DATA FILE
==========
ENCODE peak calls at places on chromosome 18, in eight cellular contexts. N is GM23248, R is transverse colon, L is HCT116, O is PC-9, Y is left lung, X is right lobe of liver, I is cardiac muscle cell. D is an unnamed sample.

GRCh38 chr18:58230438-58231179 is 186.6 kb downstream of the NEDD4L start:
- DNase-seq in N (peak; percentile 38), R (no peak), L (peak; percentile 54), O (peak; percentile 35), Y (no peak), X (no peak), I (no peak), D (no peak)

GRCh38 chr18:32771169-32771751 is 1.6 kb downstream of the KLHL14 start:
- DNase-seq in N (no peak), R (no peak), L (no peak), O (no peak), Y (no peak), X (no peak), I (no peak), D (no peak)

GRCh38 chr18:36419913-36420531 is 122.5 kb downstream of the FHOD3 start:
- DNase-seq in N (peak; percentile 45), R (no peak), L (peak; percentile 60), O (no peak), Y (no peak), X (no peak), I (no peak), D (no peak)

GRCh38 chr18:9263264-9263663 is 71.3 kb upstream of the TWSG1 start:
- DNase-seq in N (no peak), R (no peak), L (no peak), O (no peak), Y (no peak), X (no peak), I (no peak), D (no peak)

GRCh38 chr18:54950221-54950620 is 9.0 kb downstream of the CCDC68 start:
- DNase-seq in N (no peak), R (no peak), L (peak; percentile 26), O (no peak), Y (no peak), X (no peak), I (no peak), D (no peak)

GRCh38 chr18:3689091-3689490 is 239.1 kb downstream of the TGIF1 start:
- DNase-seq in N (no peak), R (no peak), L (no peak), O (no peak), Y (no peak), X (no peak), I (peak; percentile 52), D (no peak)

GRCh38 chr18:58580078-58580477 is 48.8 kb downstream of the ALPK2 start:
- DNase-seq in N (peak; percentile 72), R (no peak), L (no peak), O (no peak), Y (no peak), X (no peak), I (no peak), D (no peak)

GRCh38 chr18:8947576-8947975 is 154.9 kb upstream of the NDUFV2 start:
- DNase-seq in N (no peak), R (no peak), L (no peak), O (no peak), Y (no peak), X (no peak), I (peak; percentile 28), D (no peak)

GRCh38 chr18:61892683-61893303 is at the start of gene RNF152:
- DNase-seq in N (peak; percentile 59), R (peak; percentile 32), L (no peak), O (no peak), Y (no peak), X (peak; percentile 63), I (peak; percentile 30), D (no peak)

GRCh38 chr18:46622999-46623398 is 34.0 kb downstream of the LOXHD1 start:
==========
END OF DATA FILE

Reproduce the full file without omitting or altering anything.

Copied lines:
ENCODE peak calls at places on chromosome 18, in eight cellular contexts. N is GM23248, R is transverse colon, L is HCT116, O is PC-9, Y is left lung, X is right lobe of liver, I is cardiac muscle cell. D is an unnamed sample.

GRCh38 chr18:58230438-58231179 is 186.6 kb downstream of the NEDD4L start:
- DNase-seq in N (peak; percentile 38), R (no peak), L (peak; percentile 54), O (peak; percentile 35), Y (no peak), X (no peak), I (no peak), D (no peak)

GRCh38 chr18:32771169-32771751 is 1.6 kb downstream of the KLHL14 start:
- DNase-seq in N (no peak), R (no peak), L (no peak), O (no peak), Y (no peak), X (no peak), I (no peak), D (no peak)

GRCh38 chr18:36419913-36420531 is 122.5 kb downstream of the FHOD3 start:
- DNase-seq in N (peak; percentile 45), R (no peak), L (peak; percentile 60), O (no peak), Y (no peak), X (no peak), I (no peak), D (no peak)

GRCh38 chr18:9263264-9263663 is 71.3 kb upstream of the TWSG1 start:
- DNase-seq in N (no peak), R (no peak), L (no peak), O (no peak), Y (no peak), X (no peak), I (no peak), D (no peak)

GRCh38 chr18:54950221-54950620 is 9.0 kb downstream of the CCDC68 start:
- DNase-seq in N (no peak), R (no peak), L (peak; percentile 26), O (no peak), Y (no peak), X (no peak), I (no peak), D (no peak)

GRCh38 chr18:3689091-3689490 is 239.1 kb downstream of the TGIF1 start:
- DNase-seq in N (no peak), R (no peak), L (no peak), O (no peak), Y (no peak), X (no peak), I (peak; percentile 52), D (no peak)

GRCh38 chr18:58580078-58580477 is 48.8 kb downstream of the ALPK2 start:
- DNase-seq in N (peak; percentile 72), R (no peak), L (no peak), O (no peak), Y (no peak), X (no peak), I (no peak), D (no peak)

GRCh38 chr18:8947576-8947975 is 154.9 kb upstream of the NDUFV2 start:
- DNase-seq in N (no peak), R (no peak), L (no peak), O (no peak), Y (no peak), X (no peak), I (peak; percentile 28), D (no peak)

GRCh38 chr18:61892683-61893303 is at the start of gene RNF152:
- DNase-seq in N (peak; percentile 59), R (peak; percentile 32), L (no peak), O (no peak), Y (no peak), X (peak; percentile 63), I (peak; percentile 30), D (no peak)

GRCh38 chr18:46622999-46623398 is 34.0 kb downstream of the LOXHD1 start: